The range product offered on the e-shop does not just limit to clothes and accessories but covers also beauty and home decor. Can you tell us what is your take on sustainable skincare and make-up and why is it something to consider investing in? I would say that since we launched our organic beauty section that has done really shockingly well. I curated it to be all of the items necessary for a woman to feel amazing from face to body and bath. So many products are now marketed to make us feel beautiful whilst having extremely harmful chemicals in them that can do more damage than good and I think women really need to be aware of that. Even if you don’t want to make the switch to all natural beauty, really be on the lookout for anything with parabens or phthalates within them as these ingredients are proven to be linked to cancer. We also make sure all of our beauty comes in plastic free packaging, which is something else to be aware of as conventional beauty is highly polluting. Transparency seems to be a refrain in your work, customers are involved and informed about your choices in terms of shipping price and pricing policy in general, thanks to two dedicated sections on the website. Why is this dialogue with your customers so important to you? I think it’s really important to acknowledge the fact that sustainable fashion is more expensive than a lot of faster fashion and that it doesn’t really allow for sales as we don’t want to undermine the pricing of designers that are paying more to their factory workers, for local production and better, more innovative materials. Also as an international

retailer, it’s inevitable that we will have a carbon footprint so doing as much as we can to reduce this is fundamental to me. That’s why we always use carbon neutral shipping with our logistics companies and donate some of our revenue to Trees for the Future, an incredible charity replanting trees and creating new livelihoods in some of the places most destroyed by deforestation. We seem to be living in an age where quantity (in most cases at a low price) is preferred over quality, what would you say to encourage everyone to have a more sustainable consumption of fashion goods? I believe it’s my job as a sustainable retailer to educate people on why that is so important. It can feel like a lot to invest in, but truly buying less for more is one of the single easiest steps you can make in reducing your environmental and humanitarian impact as a consumer. I truly believe that fast fashion will be a thing of the past in the next decade or so because these companies just cannot exist on the scale they do and claim to be sustainable - there is too much production, too much transportation and too much waste. In breaking up with fast fashion or designers that are not putting sustainability at the core of what they do people can really be leaders in this big shift that is coming to keeping our earth a good place to live. In my opinion it’s everyone’s personal responsibility to do their bit and simply asking myself, do I really need this, will I wear it for years? is one of the easiest things you can possibly do to start weeding out all those un-necessary and probably not very sustainable purchases.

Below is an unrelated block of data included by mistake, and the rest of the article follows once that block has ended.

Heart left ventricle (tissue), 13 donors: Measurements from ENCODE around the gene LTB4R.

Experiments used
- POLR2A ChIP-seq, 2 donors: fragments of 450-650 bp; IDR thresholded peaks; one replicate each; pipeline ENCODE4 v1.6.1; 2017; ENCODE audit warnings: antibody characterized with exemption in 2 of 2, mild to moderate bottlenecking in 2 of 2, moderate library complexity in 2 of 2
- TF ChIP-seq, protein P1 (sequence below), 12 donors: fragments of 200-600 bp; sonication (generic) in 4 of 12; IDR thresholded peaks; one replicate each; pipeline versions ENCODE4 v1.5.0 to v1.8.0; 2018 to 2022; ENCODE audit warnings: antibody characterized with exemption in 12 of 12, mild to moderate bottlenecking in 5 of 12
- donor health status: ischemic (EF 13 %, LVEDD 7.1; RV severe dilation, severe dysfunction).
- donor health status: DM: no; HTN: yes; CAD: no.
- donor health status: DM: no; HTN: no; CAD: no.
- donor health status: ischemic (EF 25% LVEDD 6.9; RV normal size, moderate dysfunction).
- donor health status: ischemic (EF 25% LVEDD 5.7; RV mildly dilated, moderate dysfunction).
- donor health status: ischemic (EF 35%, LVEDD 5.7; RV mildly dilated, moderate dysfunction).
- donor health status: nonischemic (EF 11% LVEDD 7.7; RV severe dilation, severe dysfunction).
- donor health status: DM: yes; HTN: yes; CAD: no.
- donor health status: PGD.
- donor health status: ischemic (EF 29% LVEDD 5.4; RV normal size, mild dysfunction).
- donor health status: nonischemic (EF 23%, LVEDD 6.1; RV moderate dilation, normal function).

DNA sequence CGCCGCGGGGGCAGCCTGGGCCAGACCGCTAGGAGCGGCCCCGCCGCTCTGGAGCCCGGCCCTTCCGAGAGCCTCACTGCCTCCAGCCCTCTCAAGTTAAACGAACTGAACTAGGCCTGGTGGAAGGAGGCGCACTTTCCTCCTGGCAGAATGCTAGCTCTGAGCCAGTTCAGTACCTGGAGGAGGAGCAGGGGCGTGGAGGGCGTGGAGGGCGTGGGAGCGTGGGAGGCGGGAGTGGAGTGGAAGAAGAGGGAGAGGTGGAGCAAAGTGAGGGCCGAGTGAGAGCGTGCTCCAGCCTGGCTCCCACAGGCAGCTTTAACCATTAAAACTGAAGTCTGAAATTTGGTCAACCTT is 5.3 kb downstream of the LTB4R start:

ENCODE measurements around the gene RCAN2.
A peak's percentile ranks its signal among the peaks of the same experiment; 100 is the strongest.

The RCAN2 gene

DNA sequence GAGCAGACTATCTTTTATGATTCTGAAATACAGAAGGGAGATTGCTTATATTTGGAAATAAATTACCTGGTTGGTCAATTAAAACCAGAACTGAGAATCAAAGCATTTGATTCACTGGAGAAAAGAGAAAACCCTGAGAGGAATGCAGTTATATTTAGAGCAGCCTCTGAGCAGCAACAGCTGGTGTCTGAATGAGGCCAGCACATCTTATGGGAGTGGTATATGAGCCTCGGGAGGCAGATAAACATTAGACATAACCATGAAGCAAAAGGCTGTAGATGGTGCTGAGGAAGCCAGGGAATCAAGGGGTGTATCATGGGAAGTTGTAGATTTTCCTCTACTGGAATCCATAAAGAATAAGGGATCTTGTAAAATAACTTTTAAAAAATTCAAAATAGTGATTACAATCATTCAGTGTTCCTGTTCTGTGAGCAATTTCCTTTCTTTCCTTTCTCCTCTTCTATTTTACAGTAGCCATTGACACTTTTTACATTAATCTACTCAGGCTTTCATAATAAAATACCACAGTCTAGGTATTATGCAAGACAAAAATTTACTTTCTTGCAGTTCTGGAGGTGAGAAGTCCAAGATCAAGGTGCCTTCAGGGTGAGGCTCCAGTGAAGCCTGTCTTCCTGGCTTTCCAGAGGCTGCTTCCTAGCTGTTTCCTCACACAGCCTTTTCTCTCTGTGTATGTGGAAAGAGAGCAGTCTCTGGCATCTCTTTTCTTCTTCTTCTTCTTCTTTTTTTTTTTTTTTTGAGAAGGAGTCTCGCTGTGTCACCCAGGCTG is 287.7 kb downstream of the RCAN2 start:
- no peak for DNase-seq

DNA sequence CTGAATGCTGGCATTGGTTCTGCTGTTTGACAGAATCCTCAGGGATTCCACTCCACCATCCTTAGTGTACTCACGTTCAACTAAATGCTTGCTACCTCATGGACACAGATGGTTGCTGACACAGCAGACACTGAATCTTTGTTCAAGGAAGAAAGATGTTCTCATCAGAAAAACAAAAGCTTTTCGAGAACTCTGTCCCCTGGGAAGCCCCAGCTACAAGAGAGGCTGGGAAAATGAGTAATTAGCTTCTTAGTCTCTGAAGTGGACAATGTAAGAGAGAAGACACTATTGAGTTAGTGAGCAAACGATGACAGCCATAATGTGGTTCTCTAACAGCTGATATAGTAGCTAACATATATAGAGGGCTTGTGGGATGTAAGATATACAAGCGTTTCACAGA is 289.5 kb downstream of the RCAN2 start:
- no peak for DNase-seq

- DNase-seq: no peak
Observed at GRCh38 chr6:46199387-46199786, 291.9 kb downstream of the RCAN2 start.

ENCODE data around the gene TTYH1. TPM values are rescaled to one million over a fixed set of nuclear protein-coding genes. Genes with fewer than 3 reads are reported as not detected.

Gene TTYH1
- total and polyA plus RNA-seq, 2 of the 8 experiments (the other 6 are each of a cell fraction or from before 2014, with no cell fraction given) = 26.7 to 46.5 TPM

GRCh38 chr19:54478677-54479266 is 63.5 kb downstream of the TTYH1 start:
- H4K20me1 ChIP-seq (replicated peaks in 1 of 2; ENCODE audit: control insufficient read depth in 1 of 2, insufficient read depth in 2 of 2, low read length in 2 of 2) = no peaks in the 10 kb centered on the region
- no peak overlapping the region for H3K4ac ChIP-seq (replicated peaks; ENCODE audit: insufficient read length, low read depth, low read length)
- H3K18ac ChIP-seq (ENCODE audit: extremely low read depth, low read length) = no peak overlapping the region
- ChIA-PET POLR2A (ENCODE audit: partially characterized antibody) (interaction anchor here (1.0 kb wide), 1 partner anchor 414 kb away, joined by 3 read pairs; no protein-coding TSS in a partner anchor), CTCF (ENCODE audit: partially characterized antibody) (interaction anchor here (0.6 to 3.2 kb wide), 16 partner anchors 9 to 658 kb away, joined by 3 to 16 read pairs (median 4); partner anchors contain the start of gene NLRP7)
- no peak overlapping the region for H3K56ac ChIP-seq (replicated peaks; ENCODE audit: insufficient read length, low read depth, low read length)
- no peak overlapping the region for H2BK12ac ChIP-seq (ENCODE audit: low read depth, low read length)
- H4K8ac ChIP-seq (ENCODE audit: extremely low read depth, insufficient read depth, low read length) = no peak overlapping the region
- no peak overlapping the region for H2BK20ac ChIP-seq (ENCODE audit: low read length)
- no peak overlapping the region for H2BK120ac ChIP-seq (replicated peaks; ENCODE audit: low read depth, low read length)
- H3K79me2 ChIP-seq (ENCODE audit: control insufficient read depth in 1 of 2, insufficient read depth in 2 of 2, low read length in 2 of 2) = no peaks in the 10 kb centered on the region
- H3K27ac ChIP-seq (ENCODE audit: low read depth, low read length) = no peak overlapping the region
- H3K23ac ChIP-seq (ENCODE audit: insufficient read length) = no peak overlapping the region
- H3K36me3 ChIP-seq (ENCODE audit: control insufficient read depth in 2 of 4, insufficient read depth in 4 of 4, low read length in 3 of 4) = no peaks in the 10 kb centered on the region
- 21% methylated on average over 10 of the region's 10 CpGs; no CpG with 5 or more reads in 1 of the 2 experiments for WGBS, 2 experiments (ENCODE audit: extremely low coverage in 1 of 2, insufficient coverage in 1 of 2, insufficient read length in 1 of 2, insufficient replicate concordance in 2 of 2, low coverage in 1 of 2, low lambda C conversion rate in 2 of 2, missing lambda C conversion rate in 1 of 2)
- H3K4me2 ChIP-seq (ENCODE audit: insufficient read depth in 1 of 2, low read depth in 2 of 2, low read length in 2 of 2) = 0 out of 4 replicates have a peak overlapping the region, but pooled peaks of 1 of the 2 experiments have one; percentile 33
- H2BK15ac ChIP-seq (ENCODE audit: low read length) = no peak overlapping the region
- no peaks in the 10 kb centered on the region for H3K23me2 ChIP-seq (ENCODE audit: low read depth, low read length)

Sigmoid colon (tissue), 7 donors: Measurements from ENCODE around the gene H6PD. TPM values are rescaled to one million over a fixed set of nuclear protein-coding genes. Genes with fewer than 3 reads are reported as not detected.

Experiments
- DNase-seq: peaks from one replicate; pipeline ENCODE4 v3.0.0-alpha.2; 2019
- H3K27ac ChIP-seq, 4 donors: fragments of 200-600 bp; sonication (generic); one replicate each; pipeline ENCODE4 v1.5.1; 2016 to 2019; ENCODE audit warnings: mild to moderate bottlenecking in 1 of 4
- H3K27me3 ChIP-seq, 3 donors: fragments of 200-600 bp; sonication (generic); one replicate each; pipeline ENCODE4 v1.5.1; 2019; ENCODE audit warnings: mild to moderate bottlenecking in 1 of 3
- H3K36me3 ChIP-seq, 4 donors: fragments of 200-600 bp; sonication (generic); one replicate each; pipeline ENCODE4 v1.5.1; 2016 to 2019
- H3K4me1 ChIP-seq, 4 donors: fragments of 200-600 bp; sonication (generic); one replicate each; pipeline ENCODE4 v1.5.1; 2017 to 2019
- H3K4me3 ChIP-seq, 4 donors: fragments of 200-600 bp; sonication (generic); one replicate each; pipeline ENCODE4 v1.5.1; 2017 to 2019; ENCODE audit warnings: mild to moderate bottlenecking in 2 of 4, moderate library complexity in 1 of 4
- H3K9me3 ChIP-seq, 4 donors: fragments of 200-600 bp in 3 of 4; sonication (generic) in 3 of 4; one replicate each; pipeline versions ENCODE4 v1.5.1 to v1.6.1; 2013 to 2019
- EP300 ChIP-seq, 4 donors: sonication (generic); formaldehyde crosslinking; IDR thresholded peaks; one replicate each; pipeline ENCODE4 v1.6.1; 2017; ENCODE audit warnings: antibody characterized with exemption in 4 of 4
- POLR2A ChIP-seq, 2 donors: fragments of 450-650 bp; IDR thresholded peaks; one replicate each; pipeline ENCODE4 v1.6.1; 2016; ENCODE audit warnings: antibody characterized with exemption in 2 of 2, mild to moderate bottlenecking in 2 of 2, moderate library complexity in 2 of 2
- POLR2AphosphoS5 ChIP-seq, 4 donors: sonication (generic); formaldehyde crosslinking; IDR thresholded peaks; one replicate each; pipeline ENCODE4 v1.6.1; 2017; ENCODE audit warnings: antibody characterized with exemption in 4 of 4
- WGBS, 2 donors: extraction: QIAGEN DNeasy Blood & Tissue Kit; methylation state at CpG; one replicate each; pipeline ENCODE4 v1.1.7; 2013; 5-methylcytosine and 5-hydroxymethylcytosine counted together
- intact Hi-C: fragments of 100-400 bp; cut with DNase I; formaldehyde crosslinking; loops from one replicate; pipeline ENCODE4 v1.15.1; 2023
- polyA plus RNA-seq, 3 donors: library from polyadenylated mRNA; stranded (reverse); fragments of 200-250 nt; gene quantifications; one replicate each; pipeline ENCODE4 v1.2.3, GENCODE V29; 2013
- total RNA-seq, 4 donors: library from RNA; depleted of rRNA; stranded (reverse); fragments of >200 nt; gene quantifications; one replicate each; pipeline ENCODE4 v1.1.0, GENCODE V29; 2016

de ser ter Photography Dudek vel Dudek Style Karol Młodzinski Model Anja c/o Neva Makeup, Hair style Aleksandra Przyłuska Post production Colorworkzw

Coat &Other Stories Dress 1683 Atelier Vest Costume Studio

Top Daria Wierzbicka Skirt Liu Jo Earrings &Other Stories Opposite: Dress Dramat Dress 1683 Atelier Trousers Ewelina Oszczypała

Blouse 1683 Atelier Trousers 1683 Atelier Skirt Jil Sander Opposite: Blouse Solar Skirt Liu Jo Jacket Daria Wierzbicka Belt SI-MI

Dress Jil Sander Glove Kacper Golba

Loïc Prigent fashion’s favorite insider by Gaétane Auffret

Loïc Prigent

“Karl Lagerfeld sketches his life, The Balmain Style, The Legacy of Alexander McQueen”[...]

Loïc Prigent is a French filmmaker. If his name does not sound familiar, there is a high chance you have seen at least one of his documentaries. Born in the countrysides of Brittany, after spending his teenage years reading fashion magazines he moved to Paris at 19. In 1995, he helped creating Têtu, a fanzine who will become an iconic gay magazine. After that, Prigent became fashion journalist for Libération. This is the beginning of his sarcastic reviews of fashion shows. His TV start happened in the 1990s for French channel Canal +. However the real turning point of his career is the realization of his documentary on the fashion house Chanel in 2005. His reputation as a filmmaker grew with documentaries like Karl Lagerfeld sketches his life (2013), The Balmain Style (2014) or The Legacy of Alexander McQueen (2015).With his serie «The Day Before», he was one of the first one to film the creating process of the biggest fashion brands such as Diane Van Furstenberg, Isabel Marant, Fendi or Lanvin. Prigent was not raised in a fashion orientated environment and this is where his strength lays. From Olivier Rousteing to Catherine Deneuve, the Parisian fashion scene seems to be revolving around the eye of his camera. What made him the designers’ confidant of choice is definitely his sense of humor and way of not taking fashion too seriously. His secret? Keeping an outsider vision of Paris, even after all this time. Symbol of his cynicism when it comes to fashion, his twitter account blew off with his tweets on the most absurd quotes he heard during fashion weeks. This came after the success of his column «La Phrase Entendue» in Libération. The coronation of all his humoristic tweets came in the form of a book published in 2016 called «J’adore la mode mais c’est tout ce que je déteste» (meaning: I love fashion but it’s everything I hate).